F1 stands to lose more than £1.3 billion a year – almost half of its total annual revenue – from the Formula One Teams' Association's breakaway series, it has been calculated, with the investment and sponsorship benefits traditionally provided by the FOTA dissenters set to cost the top flight dear indeed.
The eight FOTA rebels – Ferrari, McLaren-Mercedes, BMW-Sauber, Renault, Toyota, Red Bull Racing, Scuderia Toro Rosso and current runaway world championship leaders Brawn GP – announced this morning that, following a breakdown in discussions with the FIA over Max Mosley's controversial budget cap proposal for 2010, they are to go ahead with their threat of establishing a breakaway from next season onwards.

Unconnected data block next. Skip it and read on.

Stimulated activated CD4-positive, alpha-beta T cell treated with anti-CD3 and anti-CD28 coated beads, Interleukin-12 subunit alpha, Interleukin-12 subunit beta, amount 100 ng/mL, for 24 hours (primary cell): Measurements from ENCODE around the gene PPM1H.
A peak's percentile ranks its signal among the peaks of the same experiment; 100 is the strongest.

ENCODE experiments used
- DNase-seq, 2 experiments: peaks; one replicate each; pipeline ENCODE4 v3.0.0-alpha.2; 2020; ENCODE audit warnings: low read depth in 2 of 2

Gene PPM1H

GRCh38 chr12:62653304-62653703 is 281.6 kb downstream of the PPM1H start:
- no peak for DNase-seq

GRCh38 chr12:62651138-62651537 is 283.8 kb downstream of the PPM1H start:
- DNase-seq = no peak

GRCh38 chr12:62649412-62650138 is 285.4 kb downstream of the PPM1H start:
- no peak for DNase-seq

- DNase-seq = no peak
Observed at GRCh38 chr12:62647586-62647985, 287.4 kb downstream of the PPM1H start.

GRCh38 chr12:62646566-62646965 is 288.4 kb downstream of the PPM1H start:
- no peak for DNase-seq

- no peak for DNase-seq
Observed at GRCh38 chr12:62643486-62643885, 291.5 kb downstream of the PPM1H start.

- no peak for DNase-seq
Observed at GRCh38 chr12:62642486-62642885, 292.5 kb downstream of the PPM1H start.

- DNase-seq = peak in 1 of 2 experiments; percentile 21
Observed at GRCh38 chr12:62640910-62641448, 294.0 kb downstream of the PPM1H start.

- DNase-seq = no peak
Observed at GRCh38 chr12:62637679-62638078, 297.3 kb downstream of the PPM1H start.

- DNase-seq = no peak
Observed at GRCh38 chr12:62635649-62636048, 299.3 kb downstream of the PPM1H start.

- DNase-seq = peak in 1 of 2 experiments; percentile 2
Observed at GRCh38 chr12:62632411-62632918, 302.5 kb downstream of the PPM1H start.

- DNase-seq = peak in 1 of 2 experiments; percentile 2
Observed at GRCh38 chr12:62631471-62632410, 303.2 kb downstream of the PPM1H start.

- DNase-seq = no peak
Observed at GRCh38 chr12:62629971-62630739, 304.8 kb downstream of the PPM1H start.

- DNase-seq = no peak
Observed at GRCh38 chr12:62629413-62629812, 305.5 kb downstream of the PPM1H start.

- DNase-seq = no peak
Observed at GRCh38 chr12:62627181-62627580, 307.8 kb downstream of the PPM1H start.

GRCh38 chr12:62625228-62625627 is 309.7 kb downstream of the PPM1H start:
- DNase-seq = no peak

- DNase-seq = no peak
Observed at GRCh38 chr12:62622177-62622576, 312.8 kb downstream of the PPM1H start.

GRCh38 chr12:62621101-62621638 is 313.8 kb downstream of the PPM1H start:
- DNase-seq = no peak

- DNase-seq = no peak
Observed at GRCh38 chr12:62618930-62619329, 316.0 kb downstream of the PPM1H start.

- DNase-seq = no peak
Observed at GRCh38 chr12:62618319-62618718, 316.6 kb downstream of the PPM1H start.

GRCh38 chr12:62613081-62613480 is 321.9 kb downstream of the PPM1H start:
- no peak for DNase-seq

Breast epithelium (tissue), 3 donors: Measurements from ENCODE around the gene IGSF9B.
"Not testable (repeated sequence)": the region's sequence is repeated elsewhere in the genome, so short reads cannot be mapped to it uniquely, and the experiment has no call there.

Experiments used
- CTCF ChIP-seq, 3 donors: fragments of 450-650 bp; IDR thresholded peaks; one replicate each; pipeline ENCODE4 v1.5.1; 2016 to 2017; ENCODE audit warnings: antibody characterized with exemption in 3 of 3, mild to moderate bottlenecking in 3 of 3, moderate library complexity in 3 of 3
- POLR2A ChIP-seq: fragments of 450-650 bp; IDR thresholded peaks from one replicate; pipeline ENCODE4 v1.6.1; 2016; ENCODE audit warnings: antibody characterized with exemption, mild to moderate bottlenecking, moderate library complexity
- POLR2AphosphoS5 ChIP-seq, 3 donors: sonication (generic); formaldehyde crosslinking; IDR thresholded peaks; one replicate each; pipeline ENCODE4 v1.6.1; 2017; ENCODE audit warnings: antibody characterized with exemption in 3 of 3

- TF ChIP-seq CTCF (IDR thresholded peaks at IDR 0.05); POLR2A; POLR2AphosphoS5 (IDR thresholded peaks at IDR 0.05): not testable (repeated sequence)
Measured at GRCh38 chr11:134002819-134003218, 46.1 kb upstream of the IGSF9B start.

According to industry monitor Formulamoney
, that is set to cost F1 far more than just some of its most famous names and all of its manufacturers, with the 'FOTA eight' bringing an annual $2.2 billion to the sport in terms of sponsorship (£407 million), supplier deals (£33 million) and team owner contributions (£917 million) – equivalent to 47 per cent of all income in 2008, so a far from inconsiderable chunk.
Moreover, in the absence of the leading teams – and by extension, therefore, most likely its leading drivers too – there is the fear that fans will hold off from booking tickets to next year's grands prix. That could have the knock-on effect of making it difficult for race promoters to afford the hosting fees – currently worth an average of £14.5 million per event to Bernie Ecclestone's commercial rights-holding Formula One Management (FOM) company – whilst television revenue, corporate hospitality and trackside advertising could also take a significant hit. Formulamoney
reports that £336 million is required for F1 to satisfy its annual costs and liabilities and remain solvent.